No, I have done and pubpished an article about how gzip works with JS and the result will compress pretty well. Not better than the code, but I would guess within the same order of magnitude.


JavaScript parsing is still a huge bottleneck. 1mb of it will still take 1 whole second to parse in V8 (note: just to parse it, not actually evaluate or run it!).


I think this is (so far) for snippets. I agree otherwise though


This has promise but still needs more work. I added one line to their 9 line demo ( https://prepack.io/repl.html ) and it ballooned to 1400+ lines of junk:

    (function() {
      function fib(x) {
        y = Date.now(); // the useless line I added
        return x <= 1 ? x : fib(x - 1) + fib(x - 2);
      }
    
      let x = Date.now();
      if (x * 2 > 42) x = fib(10);
      global.result = x;
    })();
I understand Date might not be acceptable for inner loops but a lot of my code that deals with scheduling would benefit significantly if I could precompute some of the core values/arrays using a tool like prepack.


It's not a useless line, because prepack has no idea what Date.now() does (there are no guarantees in javascript that it hasn't been replaced with another function). It might mutate some global state somewhere, so the resulting code needs to call Date.now() as often as it would've if fib(10) was called. Basically the output is the unrolled version of the recursion, which cuts down on function invocation (comparatively expensive in dynamic languages).

If you replaced the line with say: `var y = 4;` you'll notice that it has been optimized out.


> Basically the output is the unrolled version of the recursion, which cuts down on function invocation (comparatively expensive in dynamic languages).

You're right about why it's included, but this is a bug, not a feature. If this is a hot function it'll be optimized. The recursive call is a known, non-dynamic invocation so the function location will be inlined leaving just the fairly low function call overhead itself. There's a reason nobody does arbitrary-length loop unrolls.

I would definitely bet that this is a bug to be fixed :) Right now you can see this if you call fib(20) in that example...the compiler times out while trying to unroll that far. Clearly that behavior won't stick around.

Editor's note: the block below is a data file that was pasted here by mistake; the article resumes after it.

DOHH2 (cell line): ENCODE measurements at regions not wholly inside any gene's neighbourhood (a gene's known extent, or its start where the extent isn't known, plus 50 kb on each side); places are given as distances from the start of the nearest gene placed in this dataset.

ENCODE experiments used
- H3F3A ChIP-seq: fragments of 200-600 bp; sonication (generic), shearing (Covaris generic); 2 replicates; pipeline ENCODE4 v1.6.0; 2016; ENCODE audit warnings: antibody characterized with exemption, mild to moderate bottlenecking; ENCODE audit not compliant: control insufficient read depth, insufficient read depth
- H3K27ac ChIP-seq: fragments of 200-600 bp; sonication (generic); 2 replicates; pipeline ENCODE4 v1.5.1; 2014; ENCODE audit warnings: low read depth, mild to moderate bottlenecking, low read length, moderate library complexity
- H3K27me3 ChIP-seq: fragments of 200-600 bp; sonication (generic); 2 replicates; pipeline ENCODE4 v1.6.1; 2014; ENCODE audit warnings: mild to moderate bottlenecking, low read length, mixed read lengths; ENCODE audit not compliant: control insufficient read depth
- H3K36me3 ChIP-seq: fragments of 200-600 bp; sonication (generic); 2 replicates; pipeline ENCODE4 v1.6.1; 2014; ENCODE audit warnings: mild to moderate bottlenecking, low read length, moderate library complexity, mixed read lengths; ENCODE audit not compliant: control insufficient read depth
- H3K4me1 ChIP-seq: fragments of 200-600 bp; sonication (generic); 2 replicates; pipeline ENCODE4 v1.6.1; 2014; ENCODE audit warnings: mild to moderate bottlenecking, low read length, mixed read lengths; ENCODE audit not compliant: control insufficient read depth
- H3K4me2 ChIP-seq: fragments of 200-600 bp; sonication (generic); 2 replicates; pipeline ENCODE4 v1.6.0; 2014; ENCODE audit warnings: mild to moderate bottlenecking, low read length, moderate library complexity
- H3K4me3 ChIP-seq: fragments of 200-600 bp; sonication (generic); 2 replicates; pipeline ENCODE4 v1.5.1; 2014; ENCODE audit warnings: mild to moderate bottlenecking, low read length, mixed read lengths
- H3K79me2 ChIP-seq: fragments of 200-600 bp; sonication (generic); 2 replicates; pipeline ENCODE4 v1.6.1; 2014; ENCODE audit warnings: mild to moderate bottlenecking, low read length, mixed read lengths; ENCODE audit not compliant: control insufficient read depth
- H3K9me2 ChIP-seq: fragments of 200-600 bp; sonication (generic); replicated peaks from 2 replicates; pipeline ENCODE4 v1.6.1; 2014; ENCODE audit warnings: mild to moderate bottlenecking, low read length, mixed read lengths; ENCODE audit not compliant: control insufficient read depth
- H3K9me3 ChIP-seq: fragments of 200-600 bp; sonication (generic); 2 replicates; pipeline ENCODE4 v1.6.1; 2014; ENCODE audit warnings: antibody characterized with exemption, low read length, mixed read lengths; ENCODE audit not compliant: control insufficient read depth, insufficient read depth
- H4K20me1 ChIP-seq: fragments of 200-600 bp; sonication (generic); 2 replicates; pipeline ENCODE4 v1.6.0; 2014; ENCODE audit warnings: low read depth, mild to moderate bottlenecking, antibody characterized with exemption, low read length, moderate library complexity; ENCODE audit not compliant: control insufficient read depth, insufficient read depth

But should it still unroll the recursive calls and balloon the code out just because a mutatable function call was made, or should it leave it as an actual recursive function call.


"prepack has no idea what Date.now() does" isn't quite true, because there's a typeof check happening on the return to ensure it's a number, meaning that some assumptions are definitely being made.


Also the lack of variable declaration in `y = Date.now()` made y an implicit global, so it couldn't be optimised out no matter what. Even doing `let y = Date.now()` cuts out 400 lines.


Even better, it doesn't seem to ever give up on unrolling loops, this creates 60k lines:

    (function() {
      for(var i = 0; i < 10000; ++i){
        Date.now();
      }
    })();


Doesn't this make Prepack completely unusable? Surely it should try to apply its optimizations to each block of code, and for each block where the "optimized" version results in more lines of code - or perhaps better, more operations - the optimizations are thrown out, keeping that block of code untouched?

It makes no sense to use an optimization tool that does the exact opposite in cases it cannot handle. In no world is 1400 lines better than 10.


"Prepack is still in an early development stage and not ready for production use just yet. Please try it out, give feedback, and help fix bugs."


Well, if you have 1400 lines of 100 prime numbers each one, and a last line to retrieve one of them, if i ask for the 140.000 prime, that solution would be better (in terms of speed) than 10 lines making calcs for any prime number.

If you know the possible range of accepted inputs, 1400 loc would be better than 10.

One normally think much more loc is worst than a one line solution, but that's, like most answers, always depends.

And that's a simple case. There are lot of similar cases one dont realize.


Hi, I am Nikolai Tillmann, a developer on the Prepack project. I am happy to answer any questions!